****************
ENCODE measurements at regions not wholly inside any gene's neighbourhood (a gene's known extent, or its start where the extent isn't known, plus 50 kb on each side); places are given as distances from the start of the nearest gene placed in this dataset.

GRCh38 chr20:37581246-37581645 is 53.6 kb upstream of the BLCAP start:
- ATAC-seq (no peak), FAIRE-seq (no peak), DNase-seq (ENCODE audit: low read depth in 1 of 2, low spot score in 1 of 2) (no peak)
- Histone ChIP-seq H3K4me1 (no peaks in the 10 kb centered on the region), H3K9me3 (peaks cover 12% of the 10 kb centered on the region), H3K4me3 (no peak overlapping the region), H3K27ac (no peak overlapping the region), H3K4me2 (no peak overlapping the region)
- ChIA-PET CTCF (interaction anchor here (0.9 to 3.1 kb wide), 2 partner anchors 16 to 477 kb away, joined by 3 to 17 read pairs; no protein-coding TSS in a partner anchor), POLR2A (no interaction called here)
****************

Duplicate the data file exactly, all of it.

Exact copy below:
ENCODE measurements at regions not wholly inside any gene's neighbourhood (a gene's known extent, or its start where the extent isn't known, plus 50 kb on each side); places are given as distances from the start of the nearest gene placed in this dataset.

GRCh38 chr20:37581246-37581645 is 53.6 kb upstream of the BLCAP start:
- ATAC-seq (no peak), FAIRE-seq (no peak), DNase-seq (ENCODE audit: low read depth in 1 of 2, low spot score in 1 of 2) (no peak)
- Histone ChIP-seq H3K4me1 (no peaks in the 10 kb centered on the region), H3K9me3 (peaks cover 12% of the 10 kb centered on the region), H3K4me3 (no peak overlapping the region), H3K27ac (no peak overlapping the region), H3K4me2 (no peak overlapping the region)
- ChIA-PET CTCF (interaction anchor here (0.9 to 3.1 kb wide), 2 partner anchors 16 to 477 kb away, joined by 3 to 17 read pairs; no protein-coding TSS in a partner anchor), POLR2A (no interaction called here)